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While failing student learning outcomes is all the education, community, and media are talking about, right now, I have mixed emotions about this red alert in recent National Assessment of Educational Progress (NAEP) scores concerning learning loss.
On the one hand, this is the largest drop ever recorded.
That said, I am frustrated by what’s been overlooked. It’s comparable to when the “woke” world suddenly woke up to racism after witnessing the murder of George Floyd the same day we saw Amy Cooper calling the police on a Black birdwatcher. Suddenly, there was an urgency about combating racism – as if racism had just materialized (see Trayvon Martin, Freddie Gray, Philando Castile, Ahmaud Arbery, Emmett Till, etc.).
The reality about learning loss and kids of color
I have been racing against learning loss my entire life. I was but one of many American children who came through a lackluster K-12 education experience.
As a result, I have spent much of my life playing catch-up with other students in nearly every subject. I have had to cultivate my own love of learning in adulthood because my K-12 education was limited to the bare minimum state graduation requirements.
On top of that, as a Black man, my parents and I had to seek out a more complete history of America that I could feel represented in and that could better explain the world I saw around me. So, how can we claim learning loss when the learning never occurred in the first place?
The sudden urgency and the implication of “getting back to where we were” makes me wince when I consider “learning loss” has existed for more than a century if you are poor and Black, Latinx/a/o, or Native in this country.
NAEP Score Reality
Headlines point out that the NAEP scores have plummeted to the lowest in 20 years, and it’s an unfortunate reality. However, this is where we scored as a country for all students in aggregate.
Another tragic fact is that when we disaggregate these outcomes, we realize that our Black, Latinx/a/o, and Native student populations have never attained the NAEP outcomes in 4th or 8th grade Math or Reading compared to where we were in aggregate 20 years ago.
Literally, the “bottom” we just plummeted back to when measuring all children that we are stressing over has never even been achieved by our Black, Latinx/a/o, and Native children populations.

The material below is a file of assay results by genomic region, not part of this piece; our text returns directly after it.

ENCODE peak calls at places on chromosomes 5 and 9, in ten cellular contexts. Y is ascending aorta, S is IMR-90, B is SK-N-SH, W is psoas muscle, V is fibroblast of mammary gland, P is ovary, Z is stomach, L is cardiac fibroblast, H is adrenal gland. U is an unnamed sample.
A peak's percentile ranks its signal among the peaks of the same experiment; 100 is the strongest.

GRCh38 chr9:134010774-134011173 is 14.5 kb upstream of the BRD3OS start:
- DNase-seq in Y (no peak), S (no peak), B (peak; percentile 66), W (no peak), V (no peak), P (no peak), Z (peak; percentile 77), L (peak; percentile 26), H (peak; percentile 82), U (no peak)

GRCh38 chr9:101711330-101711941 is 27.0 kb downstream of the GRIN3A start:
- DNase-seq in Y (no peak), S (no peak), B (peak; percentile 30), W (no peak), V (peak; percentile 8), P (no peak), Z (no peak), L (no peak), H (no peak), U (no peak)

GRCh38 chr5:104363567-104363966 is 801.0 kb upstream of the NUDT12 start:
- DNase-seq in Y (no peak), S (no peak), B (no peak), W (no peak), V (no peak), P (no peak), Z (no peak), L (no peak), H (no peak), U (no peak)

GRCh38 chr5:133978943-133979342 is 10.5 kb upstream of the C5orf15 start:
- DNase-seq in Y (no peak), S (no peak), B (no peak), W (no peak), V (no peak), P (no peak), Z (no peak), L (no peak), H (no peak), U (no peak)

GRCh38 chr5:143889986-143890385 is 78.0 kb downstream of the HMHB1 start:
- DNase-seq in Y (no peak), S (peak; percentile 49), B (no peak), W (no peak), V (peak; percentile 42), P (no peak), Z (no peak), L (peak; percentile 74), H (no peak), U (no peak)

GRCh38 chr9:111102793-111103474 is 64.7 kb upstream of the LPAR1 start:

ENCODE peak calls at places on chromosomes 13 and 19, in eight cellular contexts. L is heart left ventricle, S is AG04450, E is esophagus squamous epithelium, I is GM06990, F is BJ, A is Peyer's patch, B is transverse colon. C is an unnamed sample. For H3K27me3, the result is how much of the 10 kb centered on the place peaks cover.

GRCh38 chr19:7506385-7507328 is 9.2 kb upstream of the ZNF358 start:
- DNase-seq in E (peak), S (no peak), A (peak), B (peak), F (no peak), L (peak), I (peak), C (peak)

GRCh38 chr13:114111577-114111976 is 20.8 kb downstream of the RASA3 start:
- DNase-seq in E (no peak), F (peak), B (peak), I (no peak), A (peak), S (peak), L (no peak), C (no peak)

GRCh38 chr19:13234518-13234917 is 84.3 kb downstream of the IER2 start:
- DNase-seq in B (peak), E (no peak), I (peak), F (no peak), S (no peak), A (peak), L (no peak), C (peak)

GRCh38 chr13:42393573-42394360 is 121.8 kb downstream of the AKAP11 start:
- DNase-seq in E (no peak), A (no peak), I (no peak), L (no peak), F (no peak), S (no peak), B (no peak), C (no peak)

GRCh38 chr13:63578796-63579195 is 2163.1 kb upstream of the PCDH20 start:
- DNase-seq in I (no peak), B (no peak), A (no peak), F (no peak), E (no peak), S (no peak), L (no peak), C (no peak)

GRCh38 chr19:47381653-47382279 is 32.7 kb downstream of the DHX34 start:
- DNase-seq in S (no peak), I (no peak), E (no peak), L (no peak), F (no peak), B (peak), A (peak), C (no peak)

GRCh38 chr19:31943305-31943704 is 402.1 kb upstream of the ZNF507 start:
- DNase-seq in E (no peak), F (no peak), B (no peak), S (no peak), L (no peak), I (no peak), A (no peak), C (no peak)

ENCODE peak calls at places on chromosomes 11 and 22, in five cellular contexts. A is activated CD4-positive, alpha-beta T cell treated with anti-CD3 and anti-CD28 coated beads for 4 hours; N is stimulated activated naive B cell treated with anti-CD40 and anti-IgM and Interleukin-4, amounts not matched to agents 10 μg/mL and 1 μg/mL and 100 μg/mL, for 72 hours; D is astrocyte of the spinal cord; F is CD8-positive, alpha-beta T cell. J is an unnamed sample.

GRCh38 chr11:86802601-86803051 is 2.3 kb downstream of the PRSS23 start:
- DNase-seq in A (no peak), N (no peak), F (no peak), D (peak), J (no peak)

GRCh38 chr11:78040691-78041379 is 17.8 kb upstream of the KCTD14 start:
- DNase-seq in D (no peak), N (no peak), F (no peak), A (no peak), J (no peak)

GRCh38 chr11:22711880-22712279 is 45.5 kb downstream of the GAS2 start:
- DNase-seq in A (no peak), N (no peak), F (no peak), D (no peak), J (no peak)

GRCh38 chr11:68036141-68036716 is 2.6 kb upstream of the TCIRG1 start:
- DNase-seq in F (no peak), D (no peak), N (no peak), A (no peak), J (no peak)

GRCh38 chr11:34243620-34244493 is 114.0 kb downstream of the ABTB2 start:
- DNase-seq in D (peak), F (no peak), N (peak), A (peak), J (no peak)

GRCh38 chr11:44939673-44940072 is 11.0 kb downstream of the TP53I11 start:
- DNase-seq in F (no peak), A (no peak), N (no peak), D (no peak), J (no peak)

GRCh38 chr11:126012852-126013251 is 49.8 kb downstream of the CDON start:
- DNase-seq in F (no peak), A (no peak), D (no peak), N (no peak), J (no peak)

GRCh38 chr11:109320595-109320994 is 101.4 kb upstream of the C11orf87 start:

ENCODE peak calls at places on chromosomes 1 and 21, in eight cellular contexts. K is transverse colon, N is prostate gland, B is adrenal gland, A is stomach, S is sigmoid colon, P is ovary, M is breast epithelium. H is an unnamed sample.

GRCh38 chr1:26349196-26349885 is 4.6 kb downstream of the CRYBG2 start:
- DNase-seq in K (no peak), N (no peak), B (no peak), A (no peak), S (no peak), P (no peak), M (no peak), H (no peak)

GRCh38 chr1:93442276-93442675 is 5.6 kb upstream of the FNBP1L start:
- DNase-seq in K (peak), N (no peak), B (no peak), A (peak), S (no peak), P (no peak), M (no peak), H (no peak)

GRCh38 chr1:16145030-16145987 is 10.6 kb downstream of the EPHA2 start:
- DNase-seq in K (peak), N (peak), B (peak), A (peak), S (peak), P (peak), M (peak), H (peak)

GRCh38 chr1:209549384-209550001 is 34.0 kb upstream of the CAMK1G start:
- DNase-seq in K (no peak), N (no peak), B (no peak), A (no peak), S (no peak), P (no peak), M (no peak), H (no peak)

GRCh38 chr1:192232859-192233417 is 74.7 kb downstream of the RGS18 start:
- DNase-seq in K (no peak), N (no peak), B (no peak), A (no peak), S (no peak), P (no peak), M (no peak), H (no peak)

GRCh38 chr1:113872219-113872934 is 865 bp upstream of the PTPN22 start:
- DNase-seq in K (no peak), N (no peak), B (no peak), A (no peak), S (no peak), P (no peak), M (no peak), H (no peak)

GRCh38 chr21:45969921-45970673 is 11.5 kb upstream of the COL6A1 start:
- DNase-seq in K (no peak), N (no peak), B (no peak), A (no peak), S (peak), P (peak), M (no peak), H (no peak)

What has been present for as long as NAEP and other measures have been counting is the Achievement Gap – the difference in outcomes between children across different racial and ethnic groups. That has never changed, and with the pandemic, it has widened.
What I really think about the Achievement Gap
This next statement might be unpopular, but I hope you hear me: We will never close the Achievement Gap – the reason most of us do this work – unless we stop centering privilege. This sudden urgency on learning loss puts the emphasis on where we were, a status quo where marginalized students were being left behind every day.
It ignores a persistent gap in student NAEP Math and Reading for 4th and 8th-grade outcomes that impact real-life opportunities. It props up the loss privileged parents suddenly feel, or we, as education reformers, see at scale while neglecting to acknowledge the horror of a racialized gap that has very little to do with Achievement but is more than a century old.
When we get urgent about learning loss for certain people’s children and ignore how we have never delivered learning for our most marginalized children, we perpetuate the inequities at the heart of this problem.
Our emphasis and urgency right now are warranted only if it is about truly transforming education forever so that all children have a real opportunity and we eradicate the Achievement Gap altogether.
Yet, it’s hard not to see this as panic tied to our eagerness to validate the collective reform efforts of the last three decades while blindly omitting the systemic racism that has been glaring at us in these scores forever.
The pandemic caused an unprecedented decline in student outcomes – certainly cause for a red alert. But the alarm sirens should have already been blaring. The silver lining is that maybe sounding the alarm today generates the interest convergence necessary to finally seek out the root causes tomorrow.
Daniel Anello has served as CEO of Kids First Chicago since 2015. Daniel brings deep quantitative analytical skills and authentic lived experience to his role in supporting parent-led and data-informed change within Chicago’s public schools.